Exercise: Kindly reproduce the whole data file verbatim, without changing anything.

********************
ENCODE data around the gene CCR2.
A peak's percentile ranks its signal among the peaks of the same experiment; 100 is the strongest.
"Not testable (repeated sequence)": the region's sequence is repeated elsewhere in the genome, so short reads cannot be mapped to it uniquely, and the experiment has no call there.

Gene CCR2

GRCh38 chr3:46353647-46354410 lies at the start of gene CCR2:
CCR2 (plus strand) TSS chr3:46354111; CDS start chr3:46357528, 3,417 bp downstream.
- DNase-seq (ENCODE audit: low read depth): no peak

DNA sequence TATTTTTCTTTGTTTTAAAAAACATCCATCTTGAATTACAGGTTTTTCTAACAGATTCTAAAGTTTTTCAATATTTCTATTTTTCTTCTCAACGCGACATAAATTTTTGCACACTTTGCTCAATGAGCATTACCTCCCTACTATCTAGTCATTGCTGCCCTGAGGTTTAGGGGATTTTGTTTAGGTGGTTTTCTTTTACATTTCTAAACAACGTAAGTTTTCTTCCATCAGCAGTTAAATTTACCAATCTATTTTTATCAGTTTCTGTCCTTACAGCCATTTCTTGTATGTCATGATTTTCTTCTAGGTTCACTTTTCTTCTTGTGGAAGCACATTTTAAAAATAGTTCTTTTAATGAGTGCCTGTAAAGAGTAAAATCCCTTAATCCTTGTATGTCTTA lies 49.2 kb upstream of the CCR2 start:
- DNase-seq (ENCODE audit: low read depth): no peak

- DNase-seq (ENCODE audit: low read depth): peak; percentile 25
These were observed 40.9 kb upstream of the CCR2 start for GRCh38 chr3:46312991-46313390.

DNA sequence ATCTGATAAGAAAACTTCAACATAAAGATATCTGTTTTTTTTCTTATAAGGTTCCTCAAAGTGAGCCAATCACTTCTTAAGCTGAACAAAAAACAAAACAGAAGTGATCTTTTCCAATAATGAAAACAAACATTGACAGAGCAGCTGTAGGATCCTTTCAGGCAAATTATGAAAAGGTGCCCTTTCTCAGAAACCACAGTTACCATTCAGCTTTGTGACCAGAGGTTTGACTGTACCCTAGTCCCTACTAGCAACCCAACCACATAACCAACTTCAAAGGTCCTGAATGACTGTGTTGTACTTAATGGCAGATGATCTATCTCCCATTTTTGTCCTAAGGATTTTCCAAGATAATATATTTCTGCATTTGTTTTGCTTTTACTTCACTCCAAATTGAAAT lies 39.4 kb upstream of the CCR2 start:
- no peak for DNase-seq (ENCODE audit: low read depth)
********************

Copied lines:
ENCODE data around the gene CCR2.
A peak's percentile ranks its signal among the peaks of the same experiment; 100 is the strongest.
"Not testable (repeated sequence)": the region's sequence is repeated elsewhere in the genome, so short reads cannot be mapped to it uniquely, and the experiment has no call there.

Gene CCR2

GRCh38 chr3:46353647-46354410 lies at the start of gene CCR2:
CCR2 (plus strand) TSS chr3:46354111; CDS start chr3:46357528, 3,417 bp downstream.
- DNase-seq (ENCODE audit: low read depth): no peak

DNA sequence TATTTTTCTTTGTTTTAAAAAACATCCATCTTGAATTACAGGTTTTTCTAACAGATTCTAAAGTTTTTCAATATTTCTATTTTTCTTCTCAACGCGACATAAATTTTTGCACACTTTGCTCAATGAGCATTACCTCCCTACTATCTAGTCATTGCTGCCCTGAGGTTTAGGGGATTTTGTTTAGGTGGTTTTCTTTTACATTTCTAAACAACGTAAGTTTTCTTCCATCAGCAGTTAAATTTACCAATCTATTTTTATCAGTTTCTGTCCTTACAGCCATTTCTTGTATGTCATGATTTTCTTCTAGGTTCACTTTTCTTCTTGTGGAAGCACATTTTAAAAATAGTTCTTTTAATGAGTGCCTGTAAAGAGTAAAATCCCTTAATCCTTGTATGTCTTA lies 49.2 kb upstream of the CCR2 start:
- DNase-seq (ENCODE audit: low read depth): no peak

- DNase-seq (ENCODE audit: low read depth): peak; percentile 25
These were observed 40.9 kb upstream of the CCR2 start for GRCh38 chr3:46312991-46313390.

DNA sequence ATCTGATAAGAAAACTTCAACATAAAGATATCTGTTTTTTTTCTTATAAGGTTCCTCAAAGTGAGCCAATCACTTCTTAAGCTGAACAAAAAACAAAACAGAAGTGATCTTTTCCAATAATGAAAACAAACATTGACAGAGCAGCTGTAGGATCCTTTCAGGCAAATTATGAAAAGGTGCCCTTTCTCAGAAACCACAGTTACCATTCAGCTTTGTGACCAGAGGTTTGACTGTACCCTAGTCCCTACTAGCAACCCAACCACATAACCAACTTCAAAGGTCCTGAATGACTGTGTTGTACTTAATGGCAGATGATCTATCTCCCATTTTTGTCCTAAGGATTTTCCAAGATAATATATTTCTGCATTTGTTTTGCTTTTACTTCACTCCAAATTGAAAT lies 39.4 kb upstream of the CCR2 start:
- no peak for DNase-seq (ENCODE audit: low read depth)